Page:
Calls for investigation into 'harmful' scampi sourcing

Fried scampi with chips and salad
[Getty Images]

Scampi is sourced in a way that causes "extensive environmental damage", a charity complaining to the UK competitions authority has claimed.

Charity Open Seas is disputing the sustainability of the popular seafood snack and has asked the Competition and Markets Authority (CMA) to investigate supermarkets which claim it is "responsibly sourced".

Open Seas says "extensive damage" is caused from trawling the seabed with heavy nets when catching langoustines for scampi, and other marine life caught in the process is often wastefully discarded.

The British Retail Consortium said retailers were "working closely" with suppliers to "ensure products meet customer expectations on sustainability".

It added: "Retailers are committed to sourcing scampi responsibly."

However, Open Seas believes describing the product as "responsibly sourced" breaches CMA guidance.

"We've raised these concerns with supermarkets, but they continue to sell scampi as 'responsibly sourced'", head of campaigns at Open Seas Nick Underdown said.

CMA guidelines require marketing claims to be both truthful and accurate, and "clear and unambiguous".

"Consumers should not be misled by products being marketed in this way", Mr Underdown added.

Scampi is sold in the frozen aisles of supermarkets, becoming a cheap source of protein for many. It is often made of a mixture of different crustaceans including prawns and lobsters. The variety that is covered in breadcrumbs, fried and served with a side of tartar sauce has become a bar snack staple.

But Mr Underdown told the BBC that there was "no effective vessel tracking" to reduce the harmful effects of catching nephrops, the group of marine life that predominantly makes up scampi ingredients.

"There is a vessel monitoring system but no means to monitor the composition of those catches", he said, adding the level of "bycatch" - marine life caught unwittingly in the nets - can often include small animals and fish, which impacts the populations of that species in the future.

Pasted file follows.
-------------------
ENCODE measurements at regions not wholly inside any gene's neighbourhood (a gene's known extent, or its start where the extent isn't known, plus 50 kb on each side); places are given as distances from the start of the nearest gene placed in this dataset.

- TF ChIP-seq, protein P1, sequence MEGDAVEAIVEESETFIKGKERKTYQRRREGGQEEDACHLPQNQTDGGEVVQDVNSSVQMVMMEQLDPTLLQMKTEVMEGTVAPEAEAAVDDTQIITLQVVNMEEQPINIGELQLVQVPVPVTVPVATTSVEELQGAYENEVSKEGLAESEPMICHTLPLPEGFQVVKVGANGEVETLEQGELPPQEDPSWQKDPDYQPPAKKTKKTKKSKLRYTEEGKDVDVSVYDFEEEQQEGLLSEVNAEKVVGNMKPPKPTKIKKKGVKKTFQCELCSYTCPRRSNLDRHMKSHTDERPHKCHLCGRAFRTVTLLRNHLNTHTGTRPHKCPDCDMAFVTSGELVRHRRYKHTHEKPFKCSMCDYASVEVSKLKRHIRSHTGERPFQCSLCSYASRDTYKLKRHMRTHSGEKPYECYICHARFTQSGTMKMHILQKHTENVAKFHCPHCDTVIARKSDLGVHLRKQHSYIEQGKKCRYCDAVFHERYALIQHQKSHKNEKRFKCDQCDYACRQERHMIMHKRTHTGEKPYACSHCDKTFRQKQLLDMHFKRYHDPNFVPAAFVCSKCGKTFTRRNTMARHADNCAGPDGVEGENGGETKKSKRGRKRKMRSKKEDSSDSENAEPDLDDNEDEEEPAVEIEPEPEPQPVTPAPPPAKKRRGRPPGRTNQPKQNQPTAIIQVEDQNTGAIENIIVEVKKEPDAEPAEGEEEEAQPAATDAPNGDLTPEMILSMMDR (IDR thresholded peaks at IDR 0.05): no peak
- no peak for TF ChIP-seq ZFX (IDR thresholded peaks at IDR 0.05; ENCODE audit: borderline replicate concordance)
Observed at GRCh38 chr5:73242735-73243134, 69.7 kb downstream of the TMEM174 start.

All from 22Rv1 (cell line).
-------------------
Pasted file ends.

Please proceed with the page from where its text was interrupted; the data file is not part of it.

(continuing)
"Catching large volumes of young fish against scientific advice is not responsible. Trawling over fragile marine habitats is not responsible," Mr Underdown said.

"Businesses failing to address these problems is not responsible. The way scampi is produced has all the hallmarks of an irresponsible fishery."

In its complaint to the CMA, Open Seas said supermarkets' claims that their fisheries were "responsible" was ambiguous, due to the term being “defined by a self-interested industry group without reference to international norms for defining responsible seafood”.

The UK's largest manufacturer of scampi, Whitby Seafoods, states on its website that it is part of an industry-led Fisheries Improvement Project (FIP). Project UK, which oversees the implementation of the FIPs for the industry, is funded by industry players including Marks & Spencer, Morrisons, Sainsbury's, Young's, Lidl, Co-op, Tesco and Whitby Seafoods itself.

But Mr Underdown told the BBC he was "extremely concerned about inaccurate self-reporting and the lack of progress being made by" the FIP for the scampi industry.

The BBC has contacted the major supermarkets and suppliers of UK scampi.

Morrisons says on its site that it uses third-party certification to ensure its fisheries are "credible and sustainable", with 99% of its farmed seafood "certified to global sustainable seafood initiative standards".

Sainsbury's meanwhile says it was the first-ever retailer to be awarded various accolades including one from the Marine Stewardships Council. M&S writes on its site that it sits on the Board of Trustees for Fisheries Innovation Scotland and that it is an active participant in a number of Fisheries Improvement Projects.

Young’s says it is part of several sustainability organisations, while Tesco says it is working with wildlife charity WWF regarding its seafood sustainability aims.

The Co-op says it works with three independent schemes to verify its seafood sustainability.